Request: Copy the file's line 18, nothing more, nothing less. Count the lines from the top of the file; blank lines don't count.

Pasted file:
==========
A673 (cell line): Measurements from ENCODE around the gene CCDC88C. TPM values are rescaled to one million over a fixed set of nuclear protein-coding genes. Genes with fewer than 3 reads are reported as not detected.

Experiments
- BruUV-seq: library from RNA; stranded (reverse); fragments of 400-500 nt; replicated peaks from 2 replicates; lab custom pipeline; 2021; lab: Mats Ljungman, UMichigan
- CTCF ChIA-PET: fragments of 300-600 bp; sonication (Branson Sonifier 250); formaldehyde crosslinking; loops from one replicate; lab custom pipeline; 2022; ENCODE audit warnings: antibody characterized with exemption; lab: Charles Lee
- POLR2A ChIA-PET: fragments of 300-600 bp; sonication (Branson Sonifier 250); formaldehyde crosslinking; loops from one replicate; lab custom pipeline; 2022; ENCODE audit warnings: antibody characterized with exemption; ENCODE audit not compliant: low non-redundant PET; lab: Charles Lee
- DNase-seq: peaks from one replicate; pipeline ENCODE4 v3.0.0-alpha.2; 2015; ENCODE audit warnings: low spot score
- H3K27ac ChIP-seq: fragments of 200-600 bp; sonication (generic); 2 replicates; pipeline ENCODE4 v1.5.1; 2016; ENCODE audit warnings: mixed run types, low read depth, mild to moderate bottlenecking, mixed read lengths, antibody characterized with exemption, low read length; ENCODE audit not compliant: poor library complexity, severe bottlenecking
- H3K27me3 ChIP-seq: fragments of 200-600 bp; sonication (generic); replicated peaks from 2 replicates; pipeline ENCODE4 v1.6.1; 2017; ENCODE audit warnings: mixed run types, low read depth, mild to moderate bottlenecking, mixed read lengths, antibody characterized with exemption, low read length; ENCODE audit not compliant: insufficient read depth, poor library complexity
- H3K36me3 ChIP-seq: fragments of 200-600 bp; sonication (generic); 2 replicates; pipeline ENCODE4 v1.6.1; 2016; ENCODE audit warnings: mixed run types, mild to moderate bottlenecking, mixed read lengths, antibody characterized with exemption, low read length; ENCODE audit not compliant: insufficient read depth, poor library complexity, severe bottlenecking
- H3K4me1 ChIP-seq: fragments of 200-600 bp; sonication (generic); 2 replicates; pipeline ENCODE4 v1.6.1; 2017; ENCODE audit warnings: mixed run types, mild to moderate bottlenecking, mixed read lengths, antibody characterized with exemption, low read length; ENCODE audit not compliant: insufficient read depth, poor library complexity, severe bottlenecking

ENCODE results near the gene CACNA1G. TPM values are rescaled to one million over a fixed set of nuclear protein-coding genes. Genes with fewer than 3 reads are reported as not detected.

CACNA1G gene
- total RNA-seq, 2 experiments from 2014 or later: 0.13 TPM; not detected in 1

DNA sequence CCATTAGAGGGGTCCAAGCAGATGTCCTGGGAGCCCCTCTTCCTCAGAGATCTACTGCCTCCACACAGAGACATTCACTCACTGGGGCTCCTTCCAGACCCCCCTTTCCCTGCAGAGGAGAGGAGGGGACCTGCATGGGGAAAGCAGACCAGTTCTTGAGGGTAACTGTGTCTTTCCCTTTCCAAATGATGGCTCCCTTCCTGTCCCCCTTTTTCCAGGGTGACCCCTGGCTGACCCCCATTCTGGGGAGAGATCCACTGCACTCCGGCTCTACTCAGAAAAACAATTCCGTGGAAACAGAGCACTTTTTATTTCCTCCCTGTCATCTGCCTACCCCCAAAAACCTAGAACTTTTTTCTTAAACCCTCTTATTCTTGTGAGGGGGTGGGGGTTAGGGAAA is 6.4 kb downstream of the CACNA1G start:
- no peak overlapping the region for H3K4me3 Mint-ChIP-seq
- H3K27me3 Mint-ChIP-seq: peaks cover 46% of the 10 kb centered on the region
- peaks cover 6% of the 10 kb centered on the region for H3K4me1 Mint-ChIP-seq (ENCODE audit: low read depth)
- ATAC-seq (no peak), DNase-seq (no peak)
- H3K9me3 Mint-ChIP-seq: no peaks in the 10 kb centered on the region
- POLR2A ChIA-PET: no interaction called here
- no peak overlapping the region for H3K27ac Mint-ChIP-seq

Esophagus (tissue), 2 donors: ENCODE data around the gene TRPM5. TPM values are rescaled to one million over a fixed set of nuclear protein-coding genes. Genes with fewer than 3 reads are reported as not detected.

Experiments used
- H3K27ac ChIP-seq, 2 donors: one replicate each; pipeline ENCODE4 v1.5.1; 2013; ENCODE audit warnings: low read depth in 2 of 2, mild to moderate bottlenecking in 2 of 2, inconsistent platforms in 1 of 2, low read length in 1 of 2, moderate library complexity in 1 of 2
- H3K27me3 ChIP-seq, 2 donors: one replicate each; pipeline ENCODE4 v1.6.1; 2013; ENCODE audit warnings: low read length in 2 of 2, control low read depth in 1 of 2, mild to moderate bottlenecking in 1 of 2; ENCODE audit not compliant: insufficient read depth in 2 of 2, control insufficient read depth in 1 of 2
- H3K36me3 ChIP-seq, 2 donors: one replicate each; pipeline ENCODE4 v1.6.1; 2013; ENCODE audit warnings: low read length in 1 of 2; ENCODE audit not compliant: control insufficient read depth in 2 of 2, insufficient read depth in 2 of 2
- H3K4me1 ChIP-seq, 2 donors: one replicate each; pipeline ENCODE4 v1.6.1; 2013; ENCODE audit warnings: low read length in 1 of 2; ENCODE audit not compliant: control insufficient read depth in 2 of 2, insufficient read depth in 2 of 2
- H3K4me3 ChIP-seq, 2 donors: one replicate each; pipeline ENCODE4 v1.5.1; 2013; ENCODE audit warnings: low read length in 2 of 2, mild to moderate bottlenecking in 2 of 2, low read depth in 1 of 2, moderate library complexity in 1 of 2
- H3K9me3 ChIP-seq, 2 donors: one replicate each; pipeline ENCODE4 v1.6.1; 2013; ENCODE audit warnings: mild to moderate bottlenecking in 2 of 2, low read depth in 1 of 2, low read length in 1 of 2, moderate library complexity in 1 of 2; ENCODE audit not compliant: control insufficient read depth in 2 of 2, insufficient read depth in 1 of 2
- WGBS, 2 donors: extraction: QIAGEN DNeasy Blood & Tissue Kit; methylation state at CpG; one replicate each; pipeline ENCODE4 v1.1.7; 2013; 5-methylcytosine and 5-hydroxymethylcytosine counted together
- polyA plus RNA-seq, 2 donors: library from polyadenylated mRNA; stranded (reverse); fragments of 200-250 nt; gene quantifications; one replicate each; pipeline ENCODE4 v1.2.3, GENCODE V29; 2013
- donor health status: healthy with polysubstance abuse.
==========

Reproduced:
- ATAC-seq (no peak), DNase-seq (no peak)